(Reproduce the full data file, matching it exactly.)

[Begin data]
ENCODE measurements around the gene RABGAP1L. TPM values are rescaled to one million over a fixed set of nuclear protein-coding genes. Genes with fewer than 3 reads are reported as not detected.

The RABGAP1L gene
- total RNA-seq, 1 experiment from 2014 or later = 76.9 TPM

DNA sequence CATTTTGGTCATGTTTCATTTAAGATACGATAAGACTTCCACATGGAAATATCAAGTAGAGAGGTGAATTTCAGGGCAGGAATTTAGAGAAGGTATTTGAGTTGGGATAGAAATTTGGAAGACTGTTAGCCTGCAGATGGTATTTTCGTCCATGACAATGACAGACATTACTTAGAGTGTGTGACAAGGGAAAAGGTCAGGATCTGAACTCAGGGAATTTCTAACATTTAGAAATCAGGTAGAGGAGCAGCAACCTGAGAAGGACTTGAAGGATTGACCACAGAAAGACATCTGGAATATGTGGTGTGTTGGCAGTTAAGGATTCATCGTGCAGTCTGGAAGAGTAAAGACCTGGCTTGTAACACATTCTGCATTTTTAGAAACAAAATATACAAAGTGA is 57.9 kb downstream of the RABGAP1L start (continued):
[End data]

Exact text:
ENCODE measurements around the gene RABGAP1L. TPM values are rescaled to one million over a fixed set of nuclear protein-coding genes. Genes with fewer than 3 reads are reported as not detected.

The RABGAP1L gene
- total RNA-seq, 1 experiment from 2014 or later = 76.9 TPM

DNA sequence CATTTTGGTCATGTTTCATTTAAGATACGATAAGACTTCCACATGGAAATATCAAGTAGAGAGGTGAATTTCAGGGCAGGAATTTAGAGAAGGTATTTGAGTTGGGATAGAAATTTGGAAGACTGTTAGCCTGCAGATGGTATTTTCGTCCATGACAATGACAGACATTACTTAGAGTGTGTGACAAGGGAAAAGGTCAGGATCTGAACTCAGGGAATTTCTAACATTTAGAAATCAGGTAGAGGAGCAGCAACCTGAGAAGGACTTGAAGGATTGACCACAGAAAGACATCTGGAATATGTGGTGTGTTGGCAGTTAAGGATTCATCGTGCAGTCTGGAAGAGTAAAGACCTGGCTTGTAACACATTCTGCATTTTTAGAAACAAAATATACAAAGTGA is 57.9 kb downstream of the RABGAP1L start (continued):